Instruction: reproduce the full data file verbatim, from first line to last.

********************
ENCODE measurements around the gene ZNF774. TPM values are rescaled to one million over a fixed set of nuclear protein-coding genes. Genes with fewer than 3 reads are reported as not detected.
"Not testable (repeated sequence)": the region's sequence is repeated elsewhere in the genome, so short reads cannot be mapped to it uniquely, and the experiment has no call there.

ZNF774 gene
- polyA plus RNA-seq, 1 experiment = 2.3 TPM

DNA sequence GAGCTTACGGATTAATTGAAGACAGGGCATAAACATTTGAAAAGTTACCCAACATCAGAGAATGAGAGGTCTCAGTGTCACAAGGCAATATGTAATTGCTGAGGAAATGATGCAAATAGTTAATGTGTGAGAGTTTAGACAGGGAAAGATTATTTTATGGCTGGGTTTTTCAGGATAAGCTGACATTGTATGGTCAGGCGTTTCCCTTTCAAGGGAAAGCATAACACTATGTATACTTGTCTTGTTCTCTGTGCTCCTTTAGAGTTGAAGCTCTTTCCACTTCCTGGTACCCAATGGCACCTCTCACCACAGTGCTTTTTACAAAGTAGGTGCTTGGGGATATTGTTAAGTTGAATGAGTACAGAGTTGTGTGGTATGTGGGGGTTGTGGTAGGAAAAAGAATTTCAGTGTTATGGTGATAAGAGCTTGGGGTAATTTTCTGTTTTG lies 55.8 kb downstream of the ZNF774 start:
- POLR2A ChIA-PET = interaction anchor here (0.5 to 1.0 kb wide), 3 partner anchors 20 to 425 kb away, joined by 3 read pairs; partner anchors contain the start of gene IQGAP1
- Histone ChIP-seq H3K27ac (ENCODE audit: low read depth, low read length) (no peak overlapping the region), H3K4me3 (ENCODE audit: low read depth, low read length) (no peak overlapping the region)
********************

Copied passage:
ENCODE measurements around the gene ZNF774. TPM values are rescaled to one million over a fixed set of nuclear protein-coding genes. Genes with fewer than 3 reads are reported as not detected.
"Not testable (repeated sequence)": the region's sequence is repeated elsewhere in the genome, so short reads cannot be mapped to it uniquely, and the experiment has no call there.

ZNF774 gene
- polyA plus RNA-seq, 1 experiment = 2.3 TPM

DNA sequence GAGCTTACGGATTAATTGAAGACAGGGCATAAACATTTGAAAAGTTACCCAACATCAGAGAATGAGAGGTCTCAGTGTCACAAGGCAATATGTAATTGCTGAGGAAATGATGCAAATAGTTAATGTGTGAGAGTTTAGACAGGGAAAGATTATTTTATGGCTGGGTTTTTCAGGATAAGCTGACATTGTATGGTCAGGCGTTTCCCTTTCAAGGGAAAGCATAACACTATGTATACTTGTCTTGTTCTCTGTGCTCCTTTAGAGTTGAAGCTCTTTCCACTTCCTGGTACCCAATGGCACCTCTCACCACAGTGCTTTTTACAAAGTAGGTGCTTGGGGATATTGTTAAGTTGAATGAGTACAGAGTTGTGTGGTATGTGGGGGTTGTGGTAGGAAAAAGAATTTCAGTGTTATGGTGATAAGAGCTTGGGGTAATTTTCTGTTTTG lies 55.8 kb downstream of the ZNF774 start:
- POLR2A ChIA-PET = interaction anchor here (0.5 to 1.0 kb wide), 3 partner anchors 20 to 425 kb away, joined by 3 read pairs; partner anchors contain the start of gene IQGAP1
- Histone ChIP-seq H3K27ac (ENCODE audit: low read depth, low read length) (no peak overlapping the region), H3K4me3 (ENCODE audit: low read depth, low read length) (no peak overlapping the region)